What security push?
[tags]Vista, Windows, security,flaws,Microsoft[/tags]
Update: additions added 4/19 and 4/24, at the end.
Back in 2002, Microsoft performed a “security standdown” that Bill Gates publicly stated cost the company over $100 million. That extreme measure was taken because of numerous security flaws popping up in Microsoft products, steadily chipping away at MS’s reputation, customer safety, and internal resources. (I was told by one MS staffer that response to major security flaws often cost close to $1 million each for staff time, product changes, customer response, etc. I don’t know if that is true, but the reality certainly was/is a substantial number.)
Without a doubt, people inside Microsoft took the issue seriously. They put all their personnel through a security course, invested heavily in new testing technologies, and even went so far as to convene an advisory board of outside experts (the TCAAB)—including some who have not always been favorably disposed towards MS security efforts. Security of the Microsoft code base suddenly became a Very Big Deal.
Fast forward 5 years: When Vista was released a few months ago, we saw lots of announcements that it was the most secure version of Windows ever, but that metric was not otherwise qualified; a cynic might comment that such an achievement would not be difficult. The user population has become habituated to the monthly release of security patches for existing products, with the occasional emergency patch. Bundling all the patches together undoubtedly helps reduce the overhead in producing them, but also serves to obscure how many different flaws are contained inside each patch set. The number of flaws maybe hasn’t really decreased all that much from years ago.
Meanwhile, reports from inside MS indicate that there was no comprehensive testing of personnel to see how the security training worked and no follow-on training. The code base for new products has continued to grow, thus opening new possibilities for flaws and misconfiguration. The academic advisory board may still exist, but I can’t find a recent mention of it on the Microsoft web pages, and some of the people I know who were on it (myself included) were dismissed over a year ago. The external research program at MSR that connected with academic institutions doing information security research seems to have largely evaporated—the WWW page for the effort lists John Spencer as contact, and he retired from Microsoft last year. The upcoming Microsoft Research Faculty Summit has 9 research tracks, and none of them are in security.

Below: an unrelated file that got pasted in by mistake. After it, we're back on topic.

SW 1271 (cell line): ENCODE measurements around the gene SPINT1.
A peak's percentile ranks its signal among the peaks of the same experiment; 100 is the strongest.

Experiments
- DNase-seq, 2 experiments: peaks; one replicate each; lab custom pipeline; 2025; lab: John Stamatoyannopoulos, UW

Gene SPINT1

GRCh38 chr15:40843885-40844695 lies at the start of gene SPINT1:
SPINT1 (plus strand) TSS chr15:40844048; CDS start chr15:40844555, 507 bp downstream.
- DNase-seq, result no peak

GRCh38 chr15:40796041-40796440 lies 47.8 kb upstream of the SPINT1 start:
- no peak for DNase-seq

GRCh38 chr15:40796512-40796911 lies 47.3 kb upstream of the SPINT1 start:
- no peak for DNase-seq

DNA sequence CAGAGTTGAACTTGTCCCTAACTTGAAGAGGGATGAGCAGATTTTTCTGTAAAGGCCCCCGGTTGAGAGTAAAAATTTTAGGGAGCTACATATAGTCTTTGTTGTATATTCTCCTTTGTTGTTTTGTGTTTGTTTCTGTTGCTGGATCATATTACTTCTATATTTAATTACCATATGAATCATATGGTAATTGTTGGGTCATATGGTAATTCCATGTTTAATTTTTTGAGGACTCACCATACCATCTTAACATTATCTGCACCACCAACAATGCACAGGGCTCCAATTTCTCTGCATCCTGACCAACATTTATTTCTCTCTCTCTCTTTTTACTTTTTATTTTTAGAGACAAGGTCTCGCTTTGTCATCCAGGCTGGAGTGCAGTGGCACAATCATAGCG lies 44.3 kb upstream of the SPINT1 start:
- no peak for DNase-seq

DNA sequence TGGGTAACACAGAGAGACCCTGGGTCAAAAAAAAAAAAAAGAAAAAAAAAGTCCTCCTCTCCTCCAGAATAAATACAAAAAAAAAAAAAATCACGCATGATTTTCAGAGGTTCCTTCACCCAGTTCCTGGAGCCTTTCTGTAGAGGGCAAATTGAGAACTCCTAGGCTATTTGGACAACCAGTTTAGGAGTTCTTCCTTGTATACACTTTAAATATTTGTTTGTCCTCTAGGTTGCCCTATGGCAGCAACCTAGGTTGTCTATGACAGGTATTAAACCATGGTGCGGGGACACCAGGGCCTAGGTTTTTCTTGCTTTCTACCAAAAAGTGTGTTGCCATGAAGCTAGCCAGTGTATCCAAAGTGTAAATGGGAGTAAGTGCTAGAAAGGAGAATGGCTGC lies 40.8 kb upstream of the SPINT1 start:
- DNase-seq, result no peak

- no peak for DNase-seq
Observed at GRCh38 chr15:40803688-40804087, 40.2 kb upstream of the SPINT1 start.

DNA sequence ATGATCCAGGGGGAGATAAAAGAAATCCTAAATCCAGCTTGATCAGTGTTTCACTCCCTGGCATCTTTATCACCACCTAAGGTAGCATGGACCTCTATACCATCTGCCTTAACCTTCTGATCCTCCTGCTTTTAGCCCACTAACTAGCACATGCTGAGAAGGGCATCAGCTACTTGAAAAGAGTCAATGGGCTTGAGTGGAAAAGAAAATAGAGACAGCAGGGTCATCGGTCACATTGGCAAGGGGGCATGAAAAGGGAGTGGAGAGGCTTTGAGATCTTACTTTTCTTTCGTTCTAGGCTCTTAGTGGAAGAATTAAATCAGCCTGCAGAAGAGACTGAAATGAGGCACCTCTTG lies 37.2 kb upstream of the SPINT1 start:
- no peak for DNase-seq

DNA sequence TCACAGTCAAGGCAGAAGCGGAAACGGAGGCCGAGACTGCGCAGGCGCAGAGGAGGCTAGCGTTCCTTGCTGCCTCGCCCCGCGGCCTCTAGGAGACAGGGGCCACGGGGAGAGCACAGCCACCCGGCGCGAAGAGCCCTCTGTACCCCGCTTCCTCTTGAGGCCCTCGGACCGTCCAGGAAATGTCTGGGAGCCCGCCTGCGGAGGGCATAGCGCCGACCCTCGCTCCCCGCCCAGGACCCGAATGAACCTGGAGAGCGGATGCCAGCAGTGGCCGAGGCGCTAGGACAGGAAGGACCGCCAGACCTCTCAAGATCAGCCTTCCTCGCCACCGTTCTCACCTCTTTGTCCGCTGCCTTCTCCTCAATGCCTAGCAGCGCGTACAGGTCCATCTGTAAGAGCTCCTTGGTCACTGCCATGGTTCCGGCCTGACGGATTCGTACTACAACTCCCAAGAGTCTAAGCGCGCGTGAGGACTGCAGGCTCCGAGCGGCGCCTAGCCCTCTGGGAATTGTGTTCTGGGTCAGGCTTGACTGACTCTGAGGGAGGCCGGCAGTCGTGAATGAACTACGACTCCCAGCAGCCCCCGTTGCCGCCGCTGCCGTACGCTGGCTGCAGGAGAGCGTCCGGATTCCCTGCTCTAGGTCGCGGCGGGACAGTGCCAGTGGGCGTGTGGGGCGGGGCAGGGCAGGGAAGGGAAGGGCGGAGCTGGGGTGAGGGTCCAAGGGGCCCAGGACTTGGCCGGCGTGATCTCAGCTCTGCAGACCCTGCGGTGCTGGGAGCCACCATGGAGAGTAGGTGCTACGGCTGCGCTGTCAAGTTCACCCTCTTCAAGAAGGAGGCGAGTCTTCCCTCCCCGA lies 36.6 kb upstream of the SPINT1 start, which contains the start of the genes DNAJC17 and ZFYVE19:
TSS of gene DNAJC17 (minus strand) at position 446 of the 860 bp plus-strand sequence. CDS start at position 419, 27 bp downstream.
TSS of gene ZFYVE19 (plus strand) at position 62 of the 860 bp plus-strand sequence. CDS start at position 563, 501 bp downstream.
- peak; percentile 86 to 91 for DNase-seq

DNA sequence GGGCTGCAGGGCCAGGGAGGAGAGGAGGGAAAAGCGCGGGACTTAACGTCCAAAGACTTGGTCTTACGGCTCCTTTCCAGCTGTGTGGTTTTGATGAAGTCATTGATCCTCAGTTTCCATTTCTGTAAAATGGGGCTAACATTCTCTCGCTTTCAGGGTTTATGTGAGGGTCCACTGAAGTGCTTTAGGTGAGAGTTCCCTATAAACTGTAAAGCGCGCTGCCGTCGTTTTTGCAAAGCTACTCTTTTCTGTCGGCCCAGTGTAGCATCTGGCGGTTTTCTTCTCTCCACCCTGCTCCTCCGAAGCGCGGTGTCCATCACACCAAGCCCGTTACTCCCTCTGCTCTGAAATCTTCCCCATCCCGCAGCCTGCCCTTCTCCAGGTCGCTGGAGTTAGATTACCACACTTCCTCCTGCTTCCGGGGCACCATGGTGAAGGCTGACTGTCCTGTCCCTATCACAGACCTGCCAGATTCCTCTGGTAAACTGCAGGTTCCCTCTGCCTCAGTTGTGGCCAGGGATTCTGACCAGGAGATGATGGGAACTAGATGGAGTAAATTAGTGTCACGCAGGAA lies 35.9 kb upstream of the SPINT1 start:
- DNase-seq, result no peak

Microsoft seems to project the attitude that they have solved the security problem.
If that’s so, why are we still seeing significant security flaws appear that not only affect their old software, but their new software written under the new, extra special security regime, such as Vista and Longhorn? Examples such as the ANI flaw and the recent DNS flaw are both glaring examples of major problems that shouldn’t have been in the current code: the ANI flaw is very similar to a years-old flaw that was already known inside Microsoft, and the DNS flaw is another buffer overflow!! There are even reports that there may be dozens (or hundreds) of patches awaiting distribution for Vista.
Undoubtedly, the $100 million spent back in 2002 was worth something—the code quality has definitely improved. There is greater awareness inside Microsoft about security and privacy issues. I also know for a fact that there are a lot of bright, talented and very motivated people inside Microsoft who care about these issues. But questions remain: did Microsoft get its money’s worth? Did it invest wisely and if so, why are we still seeing so many (and so many silly) security flaws? Why does it seem that security is no longer a priority? What does that portend for Vista, Longhorn, and Office 2007? (And if you read the “standdown” article, one wonders also about Mr. Nash’s posterior. )
I have great respect for many of the things Microsoft has done, and admiration for many of the people who work there. I simply wish they had some upper management who would realize that security (and privacy) are ongoing process needs, not one-time problems to overcome with a “campaign.”
What do you think?
[posted with ecto]
Update 4/19: The TCAAB does still continue to exist, apparently, but with a greater focus on privacy issues than security. I do not know who the current members might be.
Update 4/24: I have heard (informally) from someone inside Microsoft in informal response to this post. He pointed out several issues that I think are valid and deserve airing here;
- Security training of personnel is on-going. It still is unclear to me whether they are employing good educational methods, including follow-up testing, to optimize their instruction.
- The TCABB does indeed continue (and was meeting when I made the original post!). It has undergone some changes since it was announced, but is largely the same as when it was formed. What they are doing, and what effect they are having (if any), is unclear.
- Microsoft’s patch process is much smoother now, and bundled patches are easier to apply than lots of individual ones. (However, there are still a lot of patches for things that shouldn’t be in the code.)
- The loss of outreach to academia by MSR does not imply they aren’t still doing research in security issues.
Many of my questions still remain unanswered, including Mr. Nash’s condition….